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Isabel Morales rode the bus for hours back and forth to elementary and middle school. The Boyle Heights resident realized that schools outside her community provided better opportunities for learning, but she didn’t understand why education differed depending on the neighborhood.
It was this realization that inspired Morales to go into teaching and eventually get her doctorate degree. This year the Los Angeles Unified School District named Morales and 19 other teachers “Teacher of the Year.”
The Council of Chief School Officers chooses teachers who show “exemplary and creative teaching, which helps make a difference in the lives of their students, their school and the community.”
Morales, 33, has been teaching high school for 10 years, the last six at Los Angeles High School of the Arts at the Robert F. Kennedy Community Schools in Koreatown. She teaches government, economics and Advanced Placement courses.
Born in Michigan, she moved with her family to Los Angeles so her father could pursue a music career. Morales first lived in Hollywood and then in Boyle Heights. After attending First Street Elementary School, she attended magnet schools in the Valley and Hancock Park before returning to the neighborhood to attend Bravo Medical Magnet High School.
After high school, Morales attended UCLA, where she earned her bachelor’s and master’s degrees, as well as her teaching credential. In 2011, she went back to school and completed her doctorate in education at the University of Southern California.
This year, Morales also was designated a Grosvenor Teacher Fellow, a professional development opportunity for 25 outstanding teachers that includes an expedition with National Geographic Explorer.
In a letter to the graduating class of 2014, published on boyleheightsbeat.com in June, Morales said she’s counting on new graduates to play an important role in the community, and “paving a path for others to follow.”
BHB Reporter José Barber spoke to Morales about what inspires her and her accomplishments.
BHB: What were some of your challenges growing up in Boyle Heights?
IM: I wasn’t involved in any of the gangs or things like that, but my neighbors were. So even though we weren’t part of it, that put the rest of my neighbors in danger. It didn’t happen that often, but now and then there would be a drive-by [shootings]. That was normal for us. Another thing was poverty. I couldn’t ask my parents for anything because there was no money for that. I loved to read, but we didn’t have the money to support my reading habit. So I would go to the mall’s bookstore and spend all day there reading books from cover to cover. Back then there was no bookstore in Boyle Heights. That was a big struggle for me, because I loved to read.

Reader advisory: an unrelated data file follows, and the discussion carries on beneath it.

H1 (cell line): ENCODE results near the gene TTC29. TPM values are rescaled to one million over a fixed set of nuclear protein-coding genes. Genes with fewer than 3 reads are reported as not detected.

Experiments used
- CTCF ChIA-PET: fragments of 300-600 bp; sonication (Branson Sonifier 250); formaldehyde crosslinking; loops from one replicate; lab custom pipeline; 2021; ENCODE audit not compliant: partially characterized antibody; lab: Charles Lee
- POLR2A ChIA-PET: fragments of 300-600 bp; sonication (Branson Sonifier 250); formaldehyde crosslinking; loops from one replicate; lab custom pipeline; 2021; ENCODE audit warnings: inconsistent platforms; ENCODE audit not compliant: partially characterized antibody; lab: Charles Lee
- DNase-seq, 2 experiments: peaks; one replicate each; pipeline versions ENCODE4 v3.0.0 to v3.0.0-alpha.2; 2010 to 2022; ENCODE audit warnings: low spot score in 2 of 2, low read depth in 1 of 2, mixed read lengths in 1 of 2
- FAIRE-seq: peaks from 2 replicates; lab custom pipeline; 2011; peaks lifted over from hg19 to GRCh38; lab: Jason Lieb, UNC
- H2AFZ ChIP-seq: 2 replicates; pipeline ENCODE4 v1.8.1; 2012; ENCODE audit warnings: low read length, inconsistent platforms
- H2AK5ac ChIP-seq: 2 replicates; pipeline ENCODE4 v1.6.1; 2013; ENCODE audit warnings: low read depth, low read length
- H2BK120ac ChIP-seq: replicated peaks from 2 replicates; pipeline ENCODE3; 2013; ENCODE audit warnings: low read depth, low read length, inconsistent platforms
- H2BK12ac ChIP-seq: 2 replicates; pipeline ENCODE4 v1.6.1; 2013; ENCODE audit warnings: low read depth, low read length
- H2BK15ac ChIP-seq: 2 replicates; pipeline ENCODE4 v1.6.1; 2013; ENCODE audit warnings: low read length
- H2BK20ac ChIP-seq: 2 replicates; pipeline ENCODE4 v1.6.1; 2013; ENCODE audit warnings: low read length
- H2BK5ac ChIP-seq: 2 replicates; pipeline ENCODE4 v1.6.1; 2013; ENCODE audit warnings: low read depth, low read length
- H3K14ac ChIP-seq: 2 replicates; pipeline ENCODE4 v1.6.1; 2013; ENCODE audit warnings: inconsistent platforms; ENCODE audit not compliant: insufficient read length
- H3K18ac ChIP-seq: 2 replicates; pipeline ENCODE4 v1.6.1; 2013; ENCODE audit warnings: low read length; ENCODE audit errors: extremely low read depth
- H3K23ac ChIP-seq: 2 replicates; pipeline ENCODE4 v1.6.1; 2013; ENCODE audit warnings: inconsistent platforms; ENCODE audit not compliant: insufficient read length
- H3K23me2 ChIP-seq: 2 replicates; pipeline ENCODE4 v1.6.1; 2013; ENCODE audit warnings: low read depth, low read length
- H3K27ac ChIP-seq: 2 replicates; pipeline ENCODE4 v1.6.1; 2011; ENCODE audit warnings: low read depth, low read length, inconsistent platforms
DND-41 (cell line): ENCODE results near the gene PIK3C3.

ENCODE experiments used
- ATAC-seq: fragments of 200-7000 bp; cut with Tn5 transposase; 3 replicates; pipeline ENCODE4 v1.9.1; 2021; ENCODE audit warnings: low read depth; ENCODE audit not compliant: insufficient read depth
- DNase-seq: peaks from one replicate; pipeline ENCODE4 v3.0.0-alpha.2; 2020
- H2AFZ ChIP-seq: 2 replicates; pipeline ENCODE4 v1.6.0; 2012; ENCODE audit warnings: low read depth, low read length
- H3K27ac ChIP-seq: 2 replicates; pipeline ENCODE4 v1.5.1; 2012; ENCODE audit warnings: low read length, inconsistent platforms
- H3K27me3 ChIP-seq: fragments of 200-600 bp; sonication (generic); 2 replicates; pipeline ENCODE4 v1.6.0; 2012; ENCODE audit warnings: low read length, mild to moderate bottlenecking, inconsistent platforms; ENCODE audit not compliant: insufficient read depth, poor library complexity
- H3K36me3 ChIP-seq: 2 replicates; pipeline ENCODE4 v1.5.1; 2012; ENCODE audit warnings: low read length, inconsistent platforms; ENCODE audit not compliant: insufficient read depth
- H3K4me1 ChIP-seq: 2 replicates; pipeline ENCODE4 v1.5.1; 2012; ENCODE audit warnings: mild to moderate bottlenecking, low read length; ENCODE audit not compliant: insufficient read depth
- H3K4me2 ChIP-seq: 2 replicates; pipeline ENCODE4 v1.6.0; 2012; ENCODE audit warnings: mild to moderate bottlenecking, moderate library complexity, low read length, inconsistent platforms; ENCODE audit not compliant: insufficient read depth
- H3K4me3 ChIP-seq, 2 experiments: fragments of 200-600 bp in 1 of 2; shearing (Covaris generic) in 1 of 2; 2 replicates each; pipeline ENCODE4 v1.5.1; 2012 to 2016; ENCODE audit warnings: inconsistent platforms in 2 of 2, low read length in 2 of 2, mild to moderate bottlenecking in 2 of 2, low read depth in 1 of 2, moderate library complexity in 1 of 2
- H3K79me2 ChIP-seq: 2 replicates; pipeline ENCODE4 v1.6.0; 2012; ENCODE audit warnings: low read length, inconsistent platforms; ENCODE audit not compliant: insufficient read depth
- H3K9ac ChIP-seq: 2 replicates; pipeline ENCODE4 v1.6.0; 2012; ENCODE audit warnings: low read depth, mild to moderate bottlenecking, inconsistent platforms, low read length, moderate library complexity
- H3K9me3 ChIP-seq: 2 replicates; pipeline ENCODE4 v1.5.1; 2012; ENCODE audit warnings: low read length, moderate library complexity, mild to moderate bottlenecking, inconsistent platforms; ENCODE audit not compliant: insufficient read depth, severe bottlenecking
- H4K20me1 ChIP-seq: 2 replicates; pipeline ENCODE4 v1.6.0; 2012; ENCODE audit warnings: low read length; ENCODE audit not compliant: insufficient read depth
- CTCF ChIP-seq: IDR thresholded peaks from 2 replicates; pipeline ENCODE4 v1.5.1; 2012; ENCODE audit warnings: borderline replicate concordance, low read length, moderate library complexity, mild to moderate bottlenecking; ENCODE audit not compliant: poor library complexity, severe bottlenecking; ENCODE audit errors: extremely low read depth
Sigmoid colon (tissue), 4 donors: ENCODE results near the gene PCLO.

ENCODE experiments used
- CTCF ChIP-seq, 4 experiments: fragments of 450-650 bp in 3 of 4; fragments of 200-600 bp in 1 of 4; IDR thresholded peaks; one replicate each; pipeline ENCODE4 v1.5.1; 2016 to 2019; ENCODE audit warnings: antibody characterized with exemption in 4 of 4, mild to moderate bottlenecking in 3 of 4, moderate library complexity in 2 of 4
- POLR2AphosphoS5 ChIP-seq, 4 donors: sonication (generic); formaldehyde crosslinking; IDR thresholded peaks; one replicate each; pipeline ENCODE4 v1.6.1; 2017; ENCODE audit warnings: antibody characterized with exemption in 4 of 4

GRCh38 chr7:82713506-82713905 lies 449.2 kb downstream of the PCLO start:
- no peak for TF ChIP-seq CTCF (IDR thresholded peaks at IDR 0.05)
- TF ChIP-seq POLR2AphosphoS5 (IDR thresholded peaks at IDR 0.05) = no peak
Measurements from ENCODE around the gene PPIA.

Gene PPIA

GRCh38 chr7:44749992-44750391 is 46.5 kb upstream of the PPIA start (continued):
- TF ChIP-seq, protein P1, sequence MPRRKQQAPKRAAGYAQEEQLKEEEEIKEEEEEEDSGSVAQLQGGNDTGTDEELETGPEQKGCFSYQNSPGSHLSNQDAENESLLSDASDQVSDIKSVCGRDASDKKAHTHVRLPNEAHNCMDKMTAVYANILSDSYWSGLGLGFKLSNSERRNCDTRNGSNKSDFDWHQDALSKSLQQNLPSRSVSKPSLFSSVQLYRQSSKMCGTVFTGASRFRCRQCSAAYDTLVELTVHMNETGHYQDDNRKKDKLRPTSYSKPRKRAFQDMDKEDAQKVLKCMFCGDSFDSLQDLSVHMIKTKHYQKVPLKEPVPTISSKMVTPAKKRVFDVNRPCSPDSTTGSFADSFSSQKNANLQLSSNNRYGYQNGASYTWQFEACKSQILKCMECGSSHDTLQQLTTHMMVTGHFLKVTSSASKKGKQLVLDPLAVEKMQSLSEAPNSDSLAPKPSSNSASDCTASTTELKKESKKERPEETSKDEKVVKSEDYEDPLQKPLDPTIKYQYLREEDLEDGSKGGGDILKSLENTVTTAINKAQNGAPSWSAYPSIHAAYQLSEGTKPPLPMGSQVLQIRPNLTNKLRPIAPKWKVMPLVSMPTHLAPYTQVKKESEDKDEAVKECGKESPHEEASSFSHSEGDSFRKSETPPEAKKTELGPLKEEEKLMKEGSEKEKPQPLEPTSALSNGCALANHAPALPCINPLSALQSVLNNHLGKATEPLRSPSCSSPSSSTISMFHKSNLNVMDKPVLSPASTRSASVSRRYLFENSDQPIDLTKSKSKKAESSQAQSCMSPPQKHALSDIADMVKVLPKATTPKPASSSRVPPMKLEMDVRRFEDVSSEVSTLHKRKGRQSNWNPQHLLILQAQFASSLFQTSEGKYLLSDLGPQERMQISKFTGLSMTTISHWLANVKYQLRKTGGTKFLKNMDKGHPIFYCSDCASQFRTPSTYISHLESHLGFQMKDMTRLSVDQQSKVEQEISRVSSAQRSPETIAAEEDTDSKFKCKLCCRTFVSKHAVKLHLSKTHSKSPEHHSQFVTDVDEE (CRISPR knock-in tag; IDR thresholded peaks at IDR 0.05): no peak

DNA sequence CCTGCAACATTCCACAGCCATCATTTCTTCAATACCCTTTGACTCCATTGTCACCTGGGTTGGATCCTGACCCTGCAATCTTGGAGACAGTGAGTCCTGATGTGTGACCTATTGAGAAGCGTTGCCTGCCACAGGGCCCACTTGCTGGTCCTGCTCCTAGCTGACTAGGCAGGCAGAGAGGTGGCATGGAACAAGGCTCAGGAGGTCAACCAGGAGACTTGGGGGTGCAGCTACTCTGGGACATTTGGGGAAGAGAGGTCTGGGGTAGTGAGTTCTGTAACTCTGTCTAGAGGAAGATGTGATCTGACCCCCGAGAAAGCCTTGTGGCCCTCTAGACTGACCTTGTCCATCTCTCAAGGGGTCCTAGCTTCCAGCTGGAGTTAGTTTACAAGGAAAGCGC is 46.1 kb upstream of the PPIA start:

BHB: How do you think things are similar/different today in Boyle Heights?
IM: Where I live, there is a lot of tagging, and I realize that this is [still] gang territory. There are a lot of people who love this community, and they are building it up–people who have gained skills and want to offer more resources to the community. There are more resources now, but the community still needs help.
BHB: How did your personal struggles influence your decision to become a teacher?
IM: Since I didn’t go to schools in this area until high school, I would compare the education that I was getting — having books and field trips — to what my sister was getting at Euclid Elementary. So that motivated me a lot, because I saw what I was doing in school and what they were doing, and I knew that it wasn’t fair. Kids everywhere, even if you have a low income, still deserve a good education.
BHB: Was there was a person who was a major influence in your life growing up? Who?
IM: It would be my mom. She worked three jobs, and I didn’t see her. I would take care of my sister. My other role model is my uncle. He was a teacher. When I was on vacation, I would go with him to work. That got me to love teaching and youth. He’s the one that got me into reading.
BHB: What is your advice for kids that are going to be the first ones in their families to go to college?
IM: To believe in yourself. It can be hard. Try to reach out to people in your class with the similar situation. Don’t be afraid to ask questions.
BHB: In your letter written to the graduating class of 2014, you said your purpose in life is to provide other students with the support and guidance that you once received and expand their notions of what is possible. How do you plan to do that?
IM: I try to lead by example. When students see me, and how my life is, I think it helps them see that you can come from humble beginnings, and not turn your back on your community.